From left: Hardik Patel, who led the Patidar agitation in Gujarat; Alpesh Thakor, a prominent OBC leader in the state; and Jignesh Mevani, who is leading the charge against Dalit atrocities in the state. Photo: Mint
From left: Hardik Patel, who led the Patidar agitation in Gujarat; Alpesh Thakor, a prominent OBC leader in the state; and Jignesh Mevani, who is leading the charge against Dalit atrocities in the state. Photo: Mint

Gujarat elections: Hardik Patel, Jignesh Mevani, Alpesh Thakor key to Congress’s poll strategy

BJP, meanwhile, is pinning hopes on NCP, Shankersinh Vaghela's Jan Vikalp and AAP to cut into Congress's vote share in Gujarat elections

Ahmedabad: The upcoming Gujarat elections may well turn out to be a contest between three youth leaders and a trio of hopeful outliers. If the Congress is moving closer to weave an election strategy where it can rope in the three youth leaders of Gujarat in its attempt to defeat the Bharatiya Janata Party (BJP), the ruling BJP is pinning its hopes on three non-BJP, non-Congress parties that are contesting the polls in a bipolar political landscape.

The Nationalist Congress Party (NCP), Jan Vikalp and the Aam Aadmi Party (AAP) that have announced their plans to contest the upcoming state elections in December are likely to help the BJP by cutting into anti-BJP votes, according to political experts.

Key to the Congress strategy are three young leaders.

The first is Alpesh Thakor from the powerful other backward classes (OBC) community, who joined the Congress in the presence of party vice-president Rahul Gandhi at a rally in Gandhinagar on Monday.

The second, Patel Anamat Andolan Samiti (PAAS) leader Hardik Patel, tweeted on Tuesday that he would meet Rahul Gandhi during his next visit to Gujarat and that the entire country would take notice of it.

The third is the powerful Dalit leader Jignesh Mevani, who tweeted on Tuesday that he had met All India Congress Committee (AICC) general secretary Ashok Gehlot on Monday and that “very soon you all will get the big end BJP’s misrule everyone will have to come together".

The three youth leaders have come out against the state government on various issues—from demands for caste reservation to protests against atrocities on Dalits —and have said in the past that they would work to defeat the BJP in the assembly elections which are to be held on 9 and 14 December.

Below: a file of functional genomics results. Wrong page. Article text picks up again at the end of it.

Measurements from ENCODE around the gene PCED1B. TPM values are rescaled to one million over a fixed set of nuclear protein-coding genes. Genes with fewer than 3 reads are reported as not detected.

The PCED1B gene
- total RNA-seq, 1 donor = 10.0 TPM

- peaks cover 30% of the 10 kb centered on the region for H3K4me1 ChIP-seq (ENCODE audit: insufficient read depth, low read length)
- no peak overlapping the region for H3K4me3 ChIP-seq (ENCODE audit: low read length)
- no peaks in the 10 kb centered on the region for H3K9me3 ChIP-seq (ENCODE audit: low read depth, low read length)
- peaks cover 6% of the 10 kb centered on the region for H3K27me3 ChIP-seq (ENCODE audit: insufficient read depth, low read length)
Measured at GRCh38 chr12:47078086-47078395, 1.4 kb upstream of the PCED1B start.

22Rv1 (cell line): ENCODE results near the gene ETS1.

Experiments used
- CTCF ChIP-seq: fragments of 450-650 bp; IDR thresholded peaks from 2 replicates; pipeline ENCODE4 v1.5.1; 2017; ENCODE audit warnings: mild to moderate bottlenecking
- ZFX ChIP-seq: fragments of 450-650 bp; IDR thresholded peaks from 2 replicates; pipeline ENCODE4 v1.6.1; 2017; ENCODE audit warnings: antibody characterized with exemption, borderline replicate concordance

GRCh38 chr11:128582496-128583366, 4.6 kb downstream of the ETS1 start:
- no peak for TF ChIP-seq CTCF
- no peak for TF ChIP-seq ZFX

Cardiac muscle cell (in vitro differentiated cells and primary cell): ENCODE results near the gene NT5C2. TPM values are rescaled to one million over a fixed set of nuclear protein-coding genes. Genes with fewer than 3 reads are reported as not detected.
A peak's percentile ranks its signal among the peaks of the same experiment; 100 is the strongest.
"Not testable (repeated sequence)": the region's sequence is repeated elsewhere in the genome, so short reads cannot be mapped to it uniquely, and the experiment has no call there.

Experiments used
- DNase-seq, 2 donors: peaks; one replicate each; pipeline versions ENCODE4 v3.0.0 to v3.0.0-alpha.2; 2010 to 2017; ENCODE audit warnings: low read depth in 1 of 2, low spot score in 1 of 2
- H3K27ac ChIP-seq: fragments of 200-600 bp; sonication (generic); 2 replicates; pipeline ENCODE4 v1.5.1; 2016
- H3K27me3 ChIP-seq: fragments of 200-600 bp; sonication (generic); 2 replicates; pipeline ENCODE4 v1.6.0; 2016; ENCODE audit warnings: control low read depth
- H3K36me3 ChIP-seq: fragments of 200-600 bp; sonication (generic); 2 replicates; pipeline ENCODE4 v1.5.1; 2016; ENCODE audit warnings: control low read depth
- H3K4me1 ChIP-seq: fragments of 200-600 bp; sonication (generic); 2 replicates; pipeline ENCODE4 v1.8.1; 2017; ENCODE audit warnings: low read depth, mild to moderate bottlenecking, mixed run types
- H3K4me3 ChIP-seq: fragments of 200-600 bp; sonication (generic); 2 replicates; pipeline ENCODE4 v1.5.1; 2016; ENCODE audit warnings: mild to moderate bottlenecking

OBC, Patels and Dalits make about 60% of Gujarat’s population and their votes are crucial for any party to win the elections.

Meanwhile, the BJP is reworking its poll strategy under the leadership of party president Amit Shah who is currently in the state, said two party officials in know of the development. The party is also finalizing its first list of candidates, they added.

The NCP, which had an alliance with the Congress in 2012, is contesting the elections on its own this time, focusing on the Saurashtra region that sends as many as 52 legislators to the 182-member assembly. The two MLAs of NCP had voted for BJP candidates in the Rajya Sabha polls held in Gujarat in August, defying a party whip to vote for the Congress party candidate.

In addition, ex-Congress leader and former chief minister Shankersinh Vaghela who was expelled from the party with a few others after they voted for the BJP in the Rajya Sabha elections, has joined the Jan Vikalp party in a bid to offer a new political alternative.

“The voters of NCP are mainly from Patel community while Vaghela’s Jan Vikalp will draw OBC and Kshatriya (caste) voters. The new entrant AAP is wooing urban and Patel voters. They are all likely to ultimately help BJP by cutting anti-BJP votes which would have otherwise gone to Congress," said a BJP official, who did not wish to be named.

The BJP is hopeful that these three new entrants will help recreate the political landscape of 2012 when former chief minister Keshubhai Patel-led Gujarat Parivartan Party —floated to fight the BJP —ended up helping the ruling party by eating into the anti-BJP votes, particularly in Saurashtra.

Gujarat’s political narrative has been bipolar with the Congress and BJP as the two main contenders in the last two decades and attempts to build a third front have floundered.

“These parties who are trying to open a new front in Gujarat will cut anti-BJP votes although it is too early to gauge their impact. Parties like NCP and Jan Vikalp, however ,don’t have strength that can decisively change the results. I think their outcome would be similar to GPP’s performance in 2012. AAP does not have any strong leaders in Gujarat and it is a party that is yet to emerge here. It could cut some anti-BJP votes in urban areas," said Ghanshyam Shah, a retired Jawaharlal Nehru University professor and a Gujarat-based political analyst.